Planning White Paper Released: Communities And Consultation At The Heart Of Planning

Communities across NSW will shape the future of their streets, suburbs and regions and benefit from faster development application decisions under the biggest overhaul of the State’s planning system in over 30 years.

 NSW Premier Barry O’Farrell and Minister for Planning and Infrastructure Brad Hazzard today released the Planning White Paper which outlines how the planning system will be transformed.

 “Under the new system, communities and local councils will come together to plan for their streets, suburbs and regions whether it’s housing, jobs or infrastructure,” Mr O’Farrell said.

 “This greater emphasis on upfront strategic planning will ensure homes are delivered affordably, people can work close to where they live and infrastructure is guaranteed to support growth.

 “The NSW Liberals & Nationals gave a commitment to return more powers to local councils – this package delivers.

 “This plan will drive economic growth and take the politics out of the planning system.

 “The new system means there will be genuine consultation, providing certainty for the community and investors.

 “We are now seeking feedback before this draft legislation is debated in Parliament later this year.

 “For more than 30 years communities have been increasingly locked out of a planning system that was complex and did not grow with the population of this great State.”

 Mr Hazzard said the new planning system will be based on five key elements: 

  • Community participation – Upfront community participation will become a legal right and will be backed up by a Community Participation Charter enshrined in law, which is an Australian first.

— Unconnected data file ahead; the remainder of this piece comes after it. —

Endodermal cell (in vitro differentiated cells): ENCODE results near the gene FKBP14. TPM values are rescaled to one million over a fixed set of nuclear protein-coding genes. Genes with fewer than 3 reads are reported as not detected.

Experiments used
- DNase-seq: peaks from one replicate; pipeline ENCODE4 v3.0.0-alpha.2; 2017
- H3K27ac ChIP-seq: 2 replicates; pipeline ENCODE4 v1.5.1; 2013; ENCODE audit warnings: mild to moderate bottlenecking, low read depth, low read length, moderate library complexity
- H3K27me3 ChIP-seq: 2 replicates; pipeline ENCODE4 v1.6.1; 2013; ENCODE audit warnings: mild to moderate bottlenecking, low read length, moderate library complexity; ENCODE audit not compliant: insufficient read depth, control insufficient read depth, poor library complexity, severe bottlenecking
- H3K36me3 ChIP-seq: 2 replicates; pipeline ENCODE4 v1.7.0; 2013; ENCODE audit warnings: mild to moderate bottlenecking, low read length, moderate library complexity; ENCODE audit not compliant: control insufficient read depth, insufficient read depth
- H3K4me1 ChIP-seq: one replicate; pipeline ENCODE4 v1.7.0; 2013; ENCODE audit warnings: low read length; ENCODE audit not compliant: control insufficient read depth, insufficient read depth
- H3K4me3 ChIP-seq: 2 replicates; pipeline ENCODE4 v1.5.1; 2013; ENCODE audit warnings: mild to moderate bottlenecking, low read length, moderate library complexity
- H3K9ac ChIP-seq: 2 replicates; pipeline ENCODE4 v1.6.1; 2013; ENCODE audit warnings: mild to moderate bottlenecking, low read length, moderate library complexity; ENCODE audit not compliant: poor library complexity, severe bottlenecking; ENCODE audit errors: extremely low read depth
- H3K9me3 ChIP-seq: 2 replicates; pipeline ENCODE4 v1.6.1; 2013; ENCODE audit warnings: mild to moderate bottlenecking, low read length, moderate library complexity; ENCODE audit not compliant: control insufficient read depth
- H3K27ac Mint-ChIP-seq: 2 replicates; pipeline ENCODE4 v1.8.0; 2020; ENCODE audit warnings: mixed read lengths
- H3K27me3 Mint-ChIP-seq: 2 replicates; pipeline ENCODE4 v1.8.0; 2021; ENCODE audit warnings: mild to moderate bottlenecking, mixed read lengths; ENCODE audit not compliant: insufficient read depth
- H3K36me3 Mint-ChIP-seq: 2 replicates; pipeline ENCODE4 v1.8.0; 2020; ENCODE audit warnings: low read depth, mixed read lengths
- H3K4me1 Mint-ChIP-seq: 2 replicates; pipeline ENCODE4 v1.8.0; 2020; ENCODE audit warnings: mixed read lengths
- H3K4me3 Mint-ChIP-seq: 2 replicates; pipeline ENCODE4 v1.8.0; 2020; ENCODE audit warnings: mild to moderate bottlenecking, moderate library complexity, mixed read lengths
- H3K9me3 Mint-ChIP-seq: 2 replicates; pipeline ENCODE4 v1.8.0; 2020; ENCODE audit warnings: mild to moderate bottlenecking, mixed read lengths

• Infrastructure Delivering infrastructure alongside growth and providing a more certain and consistent way of funding infrastructure.
  • Strategic planning Better strategies, developed early in the process with the community, to guide the best places for growth and identify the areas to be protected from development.
  • Cultural change A planning system that is easy to access with timely results for customers.
  • Development assessment – An easy-to-use system that provides certainty for everyday applications such as family homes, extensions and small businesses.

 “Within five years, we are aiming for 80 per cent of applications to go through a faster code assessment process, which has the potential to save the community and business around $174 million a year through reduced delays,” Mr Hazzard said.

 Some of the other transforming elements of the new system include: 

  • A Community Participation Charter which guarantees community participation in the planning process. Councils and communities will need to develop Community Participation Plans which are consistent with this Charter.
  • The planning system will move into the 21st Century with a ‘one-stop shop’ NSW Government electronic portal will enable people to comment on 3D interactive models of planning proposals and find all relevant planning controls in one place.
  • Comprehensive Growth Infrastructure Plans will be prepared alongside major planning changes – NSW is the first state or territory in Australia to take this approach.
  • Introduction of a far more rigorous approach to building standards.
  • The State’s development contribution system will be made more robust and accountable, with councils required to spend the money on local infrastructure within three years to ensure infrastructure is delivered when it is needed.
  • Additional funds will be made available for schools, regional roads, open space and stormwater/drainage – including in existing suburbs – through the new regional infrastructure contribution system. Costs will be more evenly shared by new developments in existing suburbs and in new land release areas.

 “Many of these changes are ground-breaking and in some instances an Australian-first,” Mr Hazzard.

 “It turns the current planning system on its head by ensuring communities create strong long-term plans for suburbs and regions, and spend less time on debilitating site-specific development wars.”

 The publication of the White Paper follows feedback received on a Green Paper, which was released in July 2012 and outlined policy options.

 The White Paper is available at and will be on exhibition until Friday 28 June 2013.